Permanent pacemaker

Location of pacemaker in upper-left chest, showing its lead through subclavian vein and into right ventricle

A pacemaker is a small, battery-powered device that sends out small electrical impulses to make the heart beat in a regular rhythm and at a normal speed. A pacemaker consists of a pulse generator and battery that create the electrical impulses. Most pacemakers have wires (leads) that transmit electricity to the heart. A pacemaker has one or more leads. A lead goes from the pacemaker through the subclavian vein and into a heart chamber, such as the right atrium or right ventricle. The end of the lead is in the heart chamber to stimulate the muscle.

A permanent pacemaker is typically placed under the skin of the chest. One type of permanent pacemaker is placed inside the heart. This type does not have leads.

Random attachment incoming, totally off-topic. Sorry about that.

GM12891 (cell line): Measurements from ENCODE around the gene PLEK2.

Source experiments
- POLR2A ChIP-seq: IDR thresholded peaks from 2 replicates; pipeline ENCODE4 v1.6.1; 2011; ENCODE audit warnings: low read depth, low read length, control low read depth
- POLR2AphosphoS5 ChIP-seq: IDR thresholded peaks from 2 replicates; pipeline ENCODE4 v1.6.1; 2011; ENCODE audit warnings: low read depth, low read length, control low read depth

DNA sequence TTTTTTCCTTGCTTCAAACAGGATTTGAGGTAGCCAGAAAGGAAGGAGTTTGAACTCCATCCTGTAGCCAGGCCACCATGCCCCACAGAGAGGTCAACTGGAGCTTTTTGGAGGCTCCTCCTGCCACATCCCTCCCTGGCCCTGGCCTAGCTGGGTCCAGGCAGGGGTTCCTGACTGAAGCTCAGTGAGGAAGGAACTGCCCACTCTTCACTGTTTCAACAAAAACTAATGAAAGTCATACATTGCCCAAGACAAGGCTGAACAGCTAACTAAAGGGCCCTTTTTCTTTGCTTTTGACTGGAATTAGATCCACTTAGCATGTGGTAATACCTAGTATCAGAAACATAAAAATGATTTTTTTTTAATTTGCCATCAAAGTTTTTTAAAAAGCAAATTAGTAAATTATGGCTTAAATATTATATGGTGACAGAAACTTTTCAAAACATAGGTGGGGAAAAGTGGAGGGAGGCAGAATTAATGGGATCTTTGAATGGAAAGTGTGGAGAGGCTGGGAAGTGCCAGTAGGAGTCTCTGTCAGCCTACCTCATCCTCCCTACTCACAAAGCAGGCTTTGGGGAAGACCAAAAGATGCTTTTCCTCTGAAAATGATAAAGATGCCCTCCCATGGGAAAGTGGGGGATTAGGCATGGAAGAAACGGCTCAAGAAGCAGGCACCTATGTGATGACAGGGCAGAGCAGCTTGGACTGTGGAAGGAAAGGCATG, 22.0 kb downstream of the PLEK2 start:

Current as of: April 9, 2019

Author: Healthwise Staff
E. Gregory Thompson, MD - Internal Medicine
Martin J. Gabica, MD - Family Medicine
Adam Husney, MD - Family Medicine
John M. Miller, MD, FACC - Cardiology, Electrophysiology
Steven J. Atlas, MD, MPH - Internal Medicine

 
 

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